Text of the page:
A Family Affair

An intrepid mother-daughter team tailors a Michigan Dutch Colonial to casual-glam perfection



Jean prefers decorative lighting over recessed cans. “If you are trying to make a house look amazing and you have young children, this is an easy way to do it because they're fixed. Kids aren't jumping on them. They’re up and they’re protected.” Cambria design shown: BRITTANICCA MATTE™

It all started at a block party. That was when Jenna Sietsema and her husband, Ben, spied their neighbor Jean Stoffer’s recently renovated cottage—and were instantly smitten. “It was apparent she really knew how to mix old and new, and I was especially drawn to the warmth and textures,” Jenna recalls. But Jean (we’re all on a first-name basis here, so let’s roll with it), was a kitchen and bath designer by trade and had never designed an entire house for a client before. Would she ever consider it? The answer was a resounding yes. With the help of her daughter, Grace Start, who left her teaching job to join the family business, Jean Stoffer Design became a full-fledged interiors firm embarking on its first top-to-toe project.

The pretty Dutch Colonial the family was moving into—just a stone’s throw from their previous abode in East Grand Rapids, Michigan—was in need of an interior overhaul. After architectural designer Jeff Visser attended to the floor plan, adding conveniences like a walk-in pantry, coffee/cocktail bar, and home office, it was time for Jean to work her magic: a canny hybrid of urbane glamour and country casual.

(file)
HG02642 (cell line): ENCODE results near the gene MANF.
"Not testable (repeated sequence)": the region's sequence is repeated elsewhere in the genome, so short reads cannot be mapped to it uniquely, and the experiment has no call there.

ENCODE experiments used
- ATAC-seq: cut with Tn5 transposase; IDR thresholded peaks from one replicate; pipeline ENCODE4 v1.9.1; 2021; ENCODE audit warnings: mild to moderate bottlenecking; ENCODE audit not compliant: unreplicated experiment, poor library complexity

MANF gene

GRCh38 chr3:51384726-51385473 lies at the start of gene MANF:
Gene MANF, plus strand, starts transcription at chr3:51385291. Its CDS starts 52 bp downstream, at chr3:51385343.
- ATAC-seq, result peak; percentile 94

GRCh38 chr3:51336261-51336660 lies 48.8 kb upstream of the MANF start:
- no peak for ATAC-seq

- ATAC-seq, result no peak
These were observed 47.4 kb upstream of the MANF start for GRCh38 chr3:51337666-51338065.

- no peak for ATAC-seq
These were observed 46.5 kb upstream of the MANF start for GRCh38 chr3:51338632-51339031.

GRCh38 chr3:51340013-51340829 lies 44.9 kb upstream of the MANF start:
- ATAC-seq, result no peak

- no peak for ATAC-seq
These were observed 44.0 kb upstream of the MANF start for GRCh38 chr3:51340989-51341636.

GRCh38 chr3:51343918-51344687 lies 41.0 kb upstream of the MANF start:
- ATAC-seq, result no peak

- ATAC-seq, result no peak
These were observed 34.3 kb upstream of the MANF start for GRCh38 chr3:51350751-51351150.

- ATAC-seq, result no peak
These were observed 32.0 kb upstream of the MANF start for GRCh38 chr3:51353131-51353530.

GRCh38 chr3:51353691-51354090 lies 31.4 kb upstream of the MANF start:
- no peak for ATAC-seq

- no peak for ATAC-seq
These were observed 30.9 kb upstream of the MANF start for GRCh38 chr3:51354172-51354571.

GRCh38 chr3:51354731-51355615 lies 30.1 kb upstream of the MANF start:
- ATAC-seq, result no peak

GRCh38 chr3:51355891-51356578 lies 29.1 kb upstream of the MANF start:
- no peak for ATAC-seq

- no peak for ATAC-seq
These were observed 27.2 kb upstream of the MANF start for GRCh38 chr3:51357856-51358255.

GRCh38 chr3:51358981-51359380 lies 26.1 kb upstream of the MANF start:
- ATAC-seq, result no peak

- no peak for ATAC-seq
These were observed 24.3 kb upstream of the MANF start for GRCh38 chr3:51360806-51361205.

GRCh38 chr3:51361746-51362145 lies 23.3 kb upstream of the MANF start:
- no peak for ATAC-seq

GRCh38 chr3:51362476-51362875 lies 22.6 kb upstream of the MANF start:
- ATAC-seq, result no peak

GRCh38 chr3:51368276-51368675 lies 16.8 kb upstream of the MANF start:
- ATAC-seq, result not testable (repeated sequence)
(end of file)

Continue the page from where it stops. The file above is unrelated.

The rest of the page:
Rustic is Ben’s jam. “If it can be wood, if it can be reclaimed, he wants it!” Jean says. (“Ben’s a traditionalist at heart,” his wife agrees.) So, Jean and contractor Cory Wyma salvaged wooden beams from a 140-year-old barn and hollowed them out so they could envelop the existing steel structural beams. European oak floorboards were chosen for how they would wear over time. “With three boys under four, plus a huge extended family, we selected everything with an eye for how it would work with kids,” she explains. Other practical strategies included wooden chairs instead of upholstered ones at the dining table, dirt-disguising patterned floor tile with colored grout in the mudroom, and maintenance-free Cambria natural quartz. The pattern selected was Cambria BRITTANICCA MATTE™. “We wanted the classic look of honed marble but with greater durability,” Jean explains. She didn’t confine Cambria just to countertops, however. A hit on social media has been the backsplash, two sliding slabs that Cory milled to glide over walnut shelving intended for oils and spices.

When it came time to select furnishings, it was Grace’s moment to shine. “With all my experience designing kitchens and baths, I was confident in those materials but I didn’t know as much about fabrics and furniture,” Jean says. “Grace took charge of that side and nailed it. And being about Jenna’s age, she had a great understanding of her style and lifestyle, too.” Among her modern bohemian finds: a glam Kelly Wearstler half-moon pendant over the dining table and a delicate gold wreath chandelier nabbed from an unlikely source, RH’s Teen line.

As the project got underway, a phone call came: the residence would be on the Parade of Homes, a prestigious open-house tour. Suddenly there was a drop-dead date for when the whole house had to be not just finished but accessorized to perfection. With the designers plowing full speed ahead, it was completed in the nick of time. The homeowners dubbed it everything they could have hoped for. For the designer’s practice, it proved a game changer. Jean’s daughter is on board full time now. They have a full slate of whole-house projects coming up. In short, they’re soaring.